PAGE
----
The Elements of Innovation Discovered

Meet goldene, the first gilded 2D metal

Metal Tech News - April 19, 2024

Joining the family of monoelemental crystals first set forth by graphene, Swedish researchers successfully develop the first one-atom-thick metal from gold.

Meet goldene, the latest addition to the family of xenes – a remarkable lineage of monoelemental crystals that began with graphene. Like its carbon cousin, gold was synthesized down to a thickness of one atom, which now boasts the distinction as the world's thinnest gold leaf.

Since the pioneering discovery of exfoliating graphite into graphene, the family of xenes has expanded to include a diverse array of monoelemental crystals such as silicon (silicene), germanium (germanene), tellurium (tellurene), boron (borophene), tin (stanene), bismuth (bismuthene), and lead (plumbene), and many others.

Now, researchers from Linköping University in Sweden have added a gilded member, goldene, to the roster, which they expect can help to capture light in ways that could be useful in applications such as sensor technology and catalysis.

While researchers have previously reported gold sheets sandwiched between other materials, Linköping University materials scientist Lars Hultman concludes, "We submit that goldene is the first free-standing 2D metal, to the best of our knowledge."

Importantly, the method used to make goldene is a simple chemical process that should also be amenable to larger-scale production, which the researchers reported in "Nature Synthesis" on April 16.

"I'm very excited about it," said Stephanie Reich, a solid-state physicist and materials scientist at the Free University of Berlin, who was not involved in the work. "People have been thinking for quite some time how to take traditional metals and make them into really well-ordered 2D monolayers."

In 2022, researchers at New York University Abu Dhabi (NYUAD) said they had produced goldene, but the Linköping team contends that the prior material probably contains multiple atomic layers based on the electron microscopy images and other data published in "ACS Applied Materials and Interfaces."

Reich agreed that the 2022 study failed to prove the material was single-layered goldene. In an article by, the website wrote that the principal authors of the NYUAD study did not respond to questions about their work.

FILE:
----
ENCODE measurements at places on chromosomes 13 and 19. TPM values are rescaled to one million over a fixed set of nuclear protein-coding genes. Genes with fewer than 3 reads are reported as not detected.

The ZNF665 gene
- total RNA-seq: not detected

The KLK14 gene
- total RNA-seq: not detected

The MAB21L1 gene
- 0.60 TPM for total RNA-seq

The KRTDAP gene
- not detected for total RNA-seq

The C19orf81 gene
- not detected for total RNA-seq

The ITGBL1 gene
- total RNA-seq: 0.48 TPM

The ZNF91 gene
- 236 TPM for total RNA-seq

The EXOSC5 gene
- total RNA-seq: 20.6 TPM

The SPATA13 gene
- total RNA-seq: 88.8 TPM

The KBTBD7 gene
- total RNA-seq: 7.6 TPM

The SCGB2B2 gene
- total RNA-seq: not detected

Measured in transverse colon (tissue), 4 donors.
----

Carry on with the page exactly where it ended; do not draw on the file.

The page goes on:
Historic technique

To prepare goldene, the Linköping researchers said they started with a material containing atomic monolayers of silicon sandwiched between titanium carbide. When gold was added to the top of this sandwich, it diffused into the structure and exchanged places with the silicon to create a trapped atom-thick layer of gold.

Upon etching the titanium carbide away, this left a free-standing golden sheet that was up to 100 nanometers wide and roughly 400 times as thin as the thinnest commercially available gold leaf, Hultman estimated.

That etching process used a solution of alkaline potassium ferricyanide, otherwise known as Murakami's reagent – typically used in analytical chemistry to find specific types of molecules – historically used to create unique patterns on the blades of Japanese swords.

"What's so fascinating is that it's a 100-year-old recipe used by Japanese smiths to decorate ironwork," said Hultman. This can be seen on swords like katanas, which bear a wave-like pattern along the length of the blade.

The researchers also added surfactant molecules – compounds that form a protective barrier between goldene and the surrounding liquid – to stop the sheets from sticking together.

Kashiwaya, S. et al. Nature Synthesis

From left to right: the Linköping team made a material containing a silicon monolayer sandwiched between sheets of titanium carbide; then added gold atoms, which diffused into the structure; replacing the silicon; and then etched away the titanium carbide with an oxidizing reagent to release the goldene sheet.

Future uses

The Linköping team suggests that goldene might be useful in applications where gold nanoparticles already show promise. Light can generate waves in the sea of electrons on a gold nanoparticle's surface, which can channel and concentrate that energy.

This strong response to light has been harnessed in gold photocatalysis to split water to produce hydrogen, for instance.

Hultman adds that goldene could open opportunities in areas such as this, but its properties need to be further investigated in more detail first.

"I think the research is really interesting," said Graham Hutchings, a chemist at the University of Cardiff in the United Kingdom, who develops gold catalysts but notes that he is concerned about residual traces of iron from Murakami's reagent that might hamper the development of goldene as a catalyst.

"I would think that potential contamination with iron is going to cause a few problems in applications," he added.

For now, the Linköping researchers are looking for better ways to sieve goldene from the solution used to produce it and to grow larger flakes of the material. They are also exploring whether their method can be used to make monolayers of other catalytic metals, including iridium, platinum, and palladium.


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